The earth is getting warmer. According to the 2021 report of the Intergovernmental Panel on Climate Change (IPCC), the global climate will warm between 2.1 to 3.9 degrees Celsius by 2100. As a consequence, droughts, extreme weather phenomena and rising sea levels threaten our life on earth.
To prevent this, climate-damaging greenhouse gases must be reduced. International maritime shipping has a key role to play in this. The industry’s Getting to Zero coalition’s call to action aims at accelerating the decarbonisation of shipping. Bernhard Schulte Shipmanagement (BSM), for example, has reaffirmed its long-standing commitment to sustainability by signing the call to action.
Part of the solution is the development of alternative propulsion methods for further emissions reduction, as 99% of the world’s merchant fleet runs on conventional fuels. Since the beginning of 2020, the new MARPOL regulations have focused on reducing SOx and NOx emissions through low-sulphur marine fuels and diesel. But more is needed.
The order books show that more and more newbuildings with “green” propulsion systems are coming onto the market. One in nine new ships is powered by alternative fuels – mainly large ships. LNG as a fuel minimises SOx and NOx emissions, but fuels such as ammonia, hydrogen and methanol are alternatives for the next step in emissions reduction: reducing CO2 emissions, the predominant greenhouse gas.
Ammonia has major advantages when compared to other alternative fuels. The chemical compound consists of one nitrogen atom and three hydrogen atoms. Since it is not a carbon compound, it burns carbon-free. This is a huge advantage that could contribute to the creation of a more sustainable maritime industry. Further “green” energy sources such as wind, solar and water energy can be used to produce ammonia.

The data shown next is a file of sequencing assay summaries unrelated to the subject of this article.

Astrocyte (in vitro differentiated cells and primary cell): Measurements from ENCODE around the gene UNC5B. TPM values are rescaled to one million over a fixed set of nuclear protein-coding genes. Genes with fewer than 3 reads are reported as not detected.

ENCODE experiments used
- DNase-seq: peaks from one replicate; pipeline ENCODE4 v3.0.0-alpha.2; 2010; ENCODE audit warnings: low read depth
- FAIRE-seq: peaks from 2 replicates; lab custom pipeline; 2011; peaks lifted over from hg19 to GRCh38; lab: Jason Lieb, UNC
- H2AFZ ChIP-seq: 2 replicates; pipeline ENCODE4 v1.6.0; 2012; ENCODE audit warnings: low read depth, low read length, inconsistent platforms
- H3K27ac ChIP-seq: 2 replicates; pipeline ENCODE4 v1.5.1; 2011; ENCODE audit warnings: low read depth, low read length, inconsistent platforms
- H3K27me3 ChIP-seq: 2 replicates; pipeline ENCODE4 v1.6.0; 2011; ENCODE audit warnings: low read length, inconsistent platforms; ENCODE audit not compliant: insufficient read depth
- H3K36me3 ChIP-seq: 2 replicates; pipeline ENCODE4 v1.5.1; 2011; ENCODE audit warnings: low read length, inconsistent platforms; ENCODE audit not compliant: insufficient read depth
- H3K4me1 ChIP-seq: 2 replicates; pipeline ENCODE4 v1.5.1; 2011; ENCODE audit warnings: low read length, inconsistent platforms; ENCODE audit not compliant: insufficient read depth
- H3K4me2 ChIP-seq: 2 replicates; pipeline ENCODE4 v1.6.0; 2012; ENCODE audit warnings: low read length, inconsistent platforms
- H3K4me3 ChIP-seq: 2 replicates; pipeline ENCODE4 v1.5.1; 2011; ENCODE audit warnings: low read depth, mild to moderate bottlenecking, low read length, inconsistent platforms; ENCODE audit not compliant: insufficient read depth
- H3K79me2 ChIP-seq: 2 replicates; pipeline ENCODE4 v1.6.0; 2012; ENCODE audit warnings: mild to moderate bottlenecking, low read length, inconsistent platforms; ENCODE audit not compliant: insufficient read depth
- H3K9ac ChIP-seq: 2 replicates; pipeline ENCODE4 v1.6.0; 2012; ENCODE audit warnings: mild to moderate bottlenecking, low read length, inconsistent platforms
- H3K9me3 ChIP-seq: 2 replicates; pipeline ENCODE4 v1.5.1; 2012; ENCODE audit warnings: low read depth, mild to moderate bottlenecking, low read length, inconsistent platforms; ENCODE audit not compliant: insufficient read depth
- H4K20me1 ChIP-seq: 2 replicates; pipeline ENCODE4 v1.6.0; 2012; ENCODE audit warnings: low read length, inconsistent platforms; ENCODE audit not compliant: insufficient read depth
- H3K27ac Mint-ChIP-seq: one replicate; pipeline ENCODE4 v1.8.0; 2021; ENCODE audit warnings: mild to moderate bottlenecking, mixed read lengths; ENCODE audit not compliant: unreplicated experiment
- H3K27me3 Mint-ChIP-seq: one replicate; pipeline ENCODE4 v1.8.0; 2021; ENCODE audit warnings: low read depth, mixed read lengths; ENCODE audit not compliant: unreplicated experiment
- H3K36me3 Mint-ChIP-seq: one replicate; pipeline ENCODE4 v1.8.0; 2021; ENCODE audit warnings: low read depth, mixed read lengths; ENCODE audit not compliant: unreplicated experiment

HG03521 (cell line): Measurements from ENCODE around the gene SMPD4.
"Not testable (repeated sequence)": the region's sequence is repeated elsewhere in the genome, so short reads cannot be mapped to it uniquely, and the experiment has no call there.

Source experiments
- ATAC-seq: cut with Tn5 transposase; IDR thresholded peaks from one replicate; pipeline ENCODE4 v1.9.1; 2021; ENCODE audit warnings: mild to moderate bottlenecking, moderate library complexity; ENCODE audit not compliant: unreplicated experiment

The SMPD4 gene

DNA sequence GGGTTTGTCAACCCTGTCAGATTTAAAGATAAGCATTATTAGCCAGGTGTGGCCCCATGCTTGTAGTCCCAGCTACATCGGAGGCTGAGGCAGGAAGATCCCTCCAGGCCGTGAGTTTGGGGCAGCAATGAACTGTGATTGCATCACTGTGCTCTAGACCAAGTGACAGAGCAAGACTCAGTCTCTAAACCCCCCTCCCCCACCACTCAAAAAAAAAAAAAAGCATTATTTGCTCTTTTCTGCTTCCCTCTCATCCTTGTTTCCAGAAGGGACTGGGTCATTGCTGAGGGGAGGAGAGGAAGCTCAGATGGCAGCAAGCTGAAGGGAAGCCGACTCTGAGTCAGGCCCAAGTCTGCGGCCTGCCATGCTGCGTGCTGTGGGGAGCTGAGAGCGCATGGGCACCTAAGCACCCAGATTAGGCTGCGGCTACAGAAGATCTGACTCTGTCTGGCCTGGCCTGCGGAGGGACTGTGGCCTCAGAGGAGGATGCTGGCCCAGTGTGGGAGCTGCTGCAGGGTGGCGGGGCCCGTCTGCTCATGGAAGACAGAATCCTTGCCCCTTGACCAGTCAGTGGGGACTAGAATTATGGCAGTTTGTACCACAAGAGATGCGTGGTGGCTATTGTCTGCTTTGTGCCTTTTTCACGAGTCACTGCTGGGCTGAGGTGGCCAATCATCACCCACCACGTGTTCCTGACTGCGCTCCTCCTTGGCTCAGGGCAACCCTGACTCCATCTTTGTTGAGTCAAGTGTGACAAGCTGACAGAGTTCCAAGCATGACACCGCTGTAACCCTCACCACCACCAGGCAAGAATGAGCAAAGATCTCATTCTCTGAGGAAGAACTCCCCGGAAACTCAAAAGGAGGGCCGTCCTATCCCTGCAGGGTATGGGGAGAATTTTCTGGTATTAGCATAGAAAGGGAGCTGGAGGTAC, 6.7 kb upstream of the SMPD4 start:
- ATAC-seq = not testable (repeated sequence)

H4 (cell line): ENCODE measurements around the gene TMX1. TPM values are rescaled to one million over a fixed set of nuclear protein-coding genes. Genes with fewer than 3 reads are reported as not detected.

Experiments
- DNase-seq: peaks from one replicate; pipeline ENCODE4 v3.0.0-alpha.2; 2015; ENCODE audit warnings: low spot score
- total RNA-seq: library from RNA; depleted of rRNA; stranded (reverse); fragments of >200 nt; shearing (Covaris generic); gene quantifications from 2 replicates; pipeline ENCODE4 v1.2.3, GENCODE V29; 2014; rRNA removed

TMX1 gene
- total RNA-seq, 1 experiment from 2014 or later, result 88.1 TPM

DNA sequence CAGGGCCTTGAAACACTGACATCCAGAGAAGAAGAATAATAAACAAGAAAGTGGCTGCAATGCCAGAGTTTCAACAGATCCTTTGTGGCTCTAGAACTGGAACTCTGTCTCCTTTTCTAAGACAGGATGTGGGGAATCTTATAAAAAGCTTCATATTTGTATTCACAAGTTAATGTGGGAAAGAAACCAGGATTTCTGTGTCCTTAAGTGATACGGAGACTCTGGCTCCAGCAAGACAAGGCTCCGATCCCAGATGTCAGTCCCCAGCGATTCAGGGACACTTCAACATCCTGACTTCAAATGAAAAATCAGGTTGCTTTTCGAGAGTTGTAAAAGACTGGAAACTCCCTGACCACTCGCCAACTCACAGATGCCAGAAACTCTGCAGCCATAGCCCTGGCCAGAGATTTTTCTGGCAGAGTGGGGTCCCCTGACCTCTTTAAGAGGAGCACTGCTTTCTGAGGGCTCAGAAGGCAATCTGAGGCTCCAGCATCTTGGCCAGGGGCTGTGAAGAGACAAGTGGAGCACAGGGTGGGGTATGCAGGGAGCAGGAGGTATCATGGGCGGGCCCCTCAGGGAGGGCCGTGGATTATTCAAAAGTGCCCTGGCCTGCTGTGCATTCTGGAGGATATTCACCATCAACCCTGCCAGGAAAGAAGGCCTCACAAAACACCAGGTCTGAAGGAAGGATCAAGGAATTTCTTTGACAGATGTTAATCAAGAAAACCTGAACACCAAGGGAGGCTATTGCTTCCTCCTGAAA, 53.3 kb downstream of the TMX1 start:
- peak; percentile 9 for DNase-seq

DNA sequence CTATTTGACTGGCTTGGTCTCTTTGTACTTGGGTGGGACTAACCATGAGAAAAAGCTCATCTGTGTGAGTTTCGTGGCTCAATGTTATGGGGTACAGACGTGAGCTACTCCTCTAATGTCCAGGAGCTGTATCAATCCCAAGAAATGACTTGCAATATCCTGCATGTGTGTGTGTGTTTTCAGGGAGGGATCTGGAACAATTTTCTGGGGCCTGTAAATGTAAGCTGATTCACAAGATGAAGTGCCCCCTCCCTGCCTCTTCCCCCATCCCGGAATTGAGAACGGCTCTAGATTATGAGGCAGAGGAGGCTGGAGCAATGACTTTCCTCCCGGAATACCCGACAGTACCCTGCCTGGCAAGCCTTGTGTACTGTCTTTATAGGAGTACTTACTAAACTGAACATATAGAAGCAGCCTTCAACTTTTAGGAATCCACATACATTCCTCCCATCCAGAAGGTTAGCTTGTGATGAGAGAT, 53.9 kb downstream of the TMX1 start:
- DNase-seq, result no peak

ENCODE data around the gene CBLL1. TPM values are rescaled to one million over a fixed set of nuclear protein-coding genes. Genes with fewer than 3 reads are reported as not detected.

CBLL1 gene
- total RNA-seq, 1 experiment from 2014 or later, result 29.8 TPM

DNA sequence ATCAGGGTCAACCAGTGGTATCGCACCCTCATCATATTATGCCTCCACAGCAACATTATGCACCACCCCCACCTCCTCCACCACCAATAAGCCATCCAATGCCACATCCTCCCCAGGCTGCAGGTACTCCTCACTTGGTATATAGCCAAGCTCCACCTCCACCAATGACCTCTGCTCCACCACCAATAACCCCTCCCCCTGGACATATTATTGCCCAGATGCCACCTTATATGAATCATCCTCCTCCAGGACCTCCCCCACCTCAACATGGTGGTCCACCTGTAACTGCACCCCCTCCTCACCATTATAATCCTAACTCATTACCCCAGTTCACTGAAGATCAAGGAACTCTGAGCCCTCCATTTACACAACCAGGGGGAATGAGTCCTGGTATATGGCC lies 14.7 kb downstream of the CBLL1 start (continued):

Compared to other fuel technologies ammonia solutions build on established technologies and infrastructure. Ammonia is produced and handled on a large scale as fertiliser. Therefore, it can be easily handled in port terminals, which helps to significantly shorten the path to sustainability.
The storage of ammonia is relatively easy, as ammonia only needs to be cooled to minus 33 degrees Celsius to become liquid. In comparison hydrogen needs to be cooled to minus 253 degrees. When Ammonia is compressed at 9 bar 20 degrees Celsius is sufficient for ammonia to become liquid. This makes transport and storage easier and cost-efficient.
Furthermore, ammonia can not only be burned in engines but can also be used as a hydrogen carrier to power fuel cells. For this purpose, the hydrogen is largely separated from the ammonia. Pure nitrogen escapes into the air or is fed to the fuel cell together with the hydrogen.
Wärtsilä and MAN, the largest engine manufacturers in the industry, are working on providing ammonia-powered engines for shipping. MAN aims to deliver the first CO2 emission-free two-stroke engine powered by ammonia in 2024.
And the third-party ship manager BSM is also investing in this future technology together with Amon Maritime. They have established ULA Shipmanagement, a 50/50 joint venture based in Sandefjord, Norway. Both companies will offer ship management solutions that focus on the Norwegian market and specialise in ammonia-powered ships but are open to all vessel types.
As the industry increasingly adapts to the challenges of climate change, there is no doubt that ammonia will be an important carbon-free energy source in tomorrow’s shipping world, helping the industry to make a considerable contribution to decarbonising the world.